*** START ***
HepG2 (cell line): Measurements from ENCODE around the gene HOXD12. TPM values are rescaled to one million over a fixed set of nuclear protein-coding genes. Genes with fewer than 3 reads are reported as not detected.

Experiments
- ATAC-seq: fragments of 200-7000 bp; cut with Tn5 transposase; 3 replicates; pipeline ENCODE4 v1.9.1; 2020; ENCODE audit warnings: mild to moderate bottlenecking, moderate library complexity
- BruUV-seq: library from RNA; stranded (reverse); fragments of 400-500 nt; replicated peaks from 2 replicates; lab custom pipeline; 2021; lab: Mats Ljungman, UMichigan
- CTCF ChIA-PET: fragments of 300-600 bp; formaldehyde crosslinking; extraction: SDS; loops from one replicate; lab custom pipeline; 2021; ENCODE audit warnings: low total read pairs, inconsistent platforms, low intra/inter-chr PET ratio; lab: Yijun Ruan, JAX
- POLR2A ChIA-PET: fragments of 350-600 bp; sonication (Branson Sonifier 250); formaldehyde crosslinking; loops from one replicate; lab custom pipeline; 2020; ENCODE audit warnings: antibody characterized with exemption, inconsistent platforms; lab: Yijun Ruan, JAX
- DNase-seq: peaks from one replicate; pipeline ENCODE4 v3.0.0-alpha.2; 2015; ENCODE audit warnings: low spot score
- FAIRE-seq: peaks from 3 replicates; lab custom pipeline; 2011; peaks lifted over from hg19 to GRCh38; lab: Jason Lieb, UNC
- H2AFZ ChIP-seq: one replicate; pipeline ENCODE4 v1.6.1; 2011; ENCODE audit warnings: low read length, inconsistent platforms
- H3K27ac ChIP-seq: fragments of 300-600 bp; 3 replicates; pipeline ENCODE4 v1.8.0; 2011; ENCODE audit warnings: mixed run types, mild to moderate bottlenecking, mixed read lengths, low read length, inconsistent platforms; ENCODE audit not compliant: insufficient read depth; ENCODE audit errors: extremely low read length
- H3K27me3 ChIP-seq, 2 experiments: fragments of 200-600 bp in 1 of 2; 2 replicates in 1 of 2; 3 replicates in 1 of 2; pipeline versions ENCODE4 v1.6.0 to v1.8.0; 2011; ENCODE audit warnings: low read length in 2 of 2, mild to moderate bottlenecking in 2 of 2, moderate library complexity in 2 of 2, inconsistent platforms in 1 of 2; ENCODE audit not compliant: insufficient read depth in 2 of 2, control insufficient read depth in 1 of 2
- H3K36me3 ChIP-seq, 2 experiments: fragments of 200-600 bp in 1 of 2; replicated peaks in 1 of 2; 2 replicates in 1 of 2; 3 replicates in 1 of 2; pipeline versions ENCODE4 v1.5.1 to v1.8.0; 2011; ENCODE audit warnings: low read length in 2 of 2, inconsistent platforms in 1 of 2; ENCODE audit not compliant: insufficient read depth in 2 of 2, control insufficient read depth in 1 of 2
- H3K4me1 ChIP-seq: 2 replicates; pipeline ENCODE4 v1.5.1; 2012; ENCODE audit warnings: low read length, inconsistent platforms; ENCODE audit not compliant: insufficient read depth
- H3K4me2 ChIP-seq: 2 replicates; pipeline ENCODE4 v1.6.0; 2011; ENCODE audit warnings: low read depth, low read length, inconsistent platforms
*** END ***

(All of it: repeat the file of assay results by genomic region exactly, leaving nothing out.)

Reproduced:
HepG2 (cell line): Measurements from ENCODE around the gene HOXD12. TPM values are rescaled to one million over a fixed set of nuclear protein-coding genes. Genes with fewer than 3 reads are reported as not detected.

Experiments
- ATAC-seq: fragments of 200-7000 bp; cut with Tn5 transposase; 3 replicates; pipeline ENCODE4 v1.9.1; 2020; ENCODE audit warnings: mild to moderate bottlenecking, moderate library complexity
- BruUV-seq: library from RNA; stranded (reverse); fragments of 400-500 nt; replicated peaks from 2 replicates; lab custom pipeline; 2021; lab: Mats Ljungman, UMichigan
- CTCF ChIA-PET: fragments of 300-600 bp; formaldehyde crosslinking; extraction: SDS; loops from one replicate; lab custom pipeline; 2021; ENCODE audit warnings: low total read pairs, inconsistent platforms, low intra/inter-chr PET ratio; lab: Yijun Ruan, JAX
- POLR2A ChIA-PET: fragments of 350-600 bp; sonication (Branson Sonifier 250); formaldehyde crosslinking; loops from one replicate; lab custom pipeline; 2020; ENCODE audit warnings: antibody characterized with exemption, inconsistent platforms; lab: Yijun Ruan, JAX
- DNase-seq: peaks from one replicate; pipeline ENCODE4 v3.0.0-alpha.2; 2015; ENCODE audit warnings: low spot score
- FAIRE-seq: peaks from 3 replicates; lab custom pipeline; 2011; peaks lifted over from hg19 to GRCh38; lab: Jason Lieb, UNC
- H2AFZ ChIP-seq: one replicate; pipeline ENCODE4 v1.6.1; 2011; ENCODE audit warnings: low read length, inconsistent platforms
- H3K27ac ChIP-seq: fragments of 300-600 bp; 3 replicates; pipeline ENCODE4 v1.8.0; 2011; ENCODE audit warnings: mixed run types, mild to moderate bottlenecking, mixed read lengths, low read length, inconsistent platforms; ENCODE audit not compliant: insufficient read depth; ENCODE audit errors: extremely low read length
- H3K27me3 ChIP-seq, 2 experiments: fragments of 200-600 bp in 1 of 2; 2 replicates in 1 of 2; 3 replicates in 1 of 2; pipeline versions ENCODE4 v1.6.0 to v1.8.0; 2011; ENCODE audit warnings: low read length in 2 of 2, mild to moderate bottlenecking in 2 of 2, moderate library complexity in 2 of 2, inconsistent platforms in 1 of 2; ENCODE audit not compliant: insufficient read depth in 2 of 2, control insufficient read depth in 1 of 2
- H3K36me3 ChIP-seq, 2 experiments: fragments of 200-600 bp in 1 of 2; replicated peaks in 1 of 2; 2 replicates in 1 of 2; 3 replicates in 1 of 2; pipeline versions ENCODE4 v1.5.1 to v1.8.0; 2011; ENCODE audit warnings: low read length in 2 of 2, inconsistent platforms in 1 of 2; ENCODE audit not compliant: insufficient read depth in 2 of 2, control insufficient read depth in 1 of 2
- H3K4me1 ChIP-seq: 2 replicates; pipeline ENCODE4 v1.5.1; 2012; ENCODE audit warnings: low read length, inconsistent platforms; ENCODE audit not compliant: insufficient read depth
- H3K4me2 ChIP-seq: 2 replicates; pipeline ENCODE4 v1.6.0; 2011; ENCODE audit warnings: low read depth, low read length, inconsistent platforms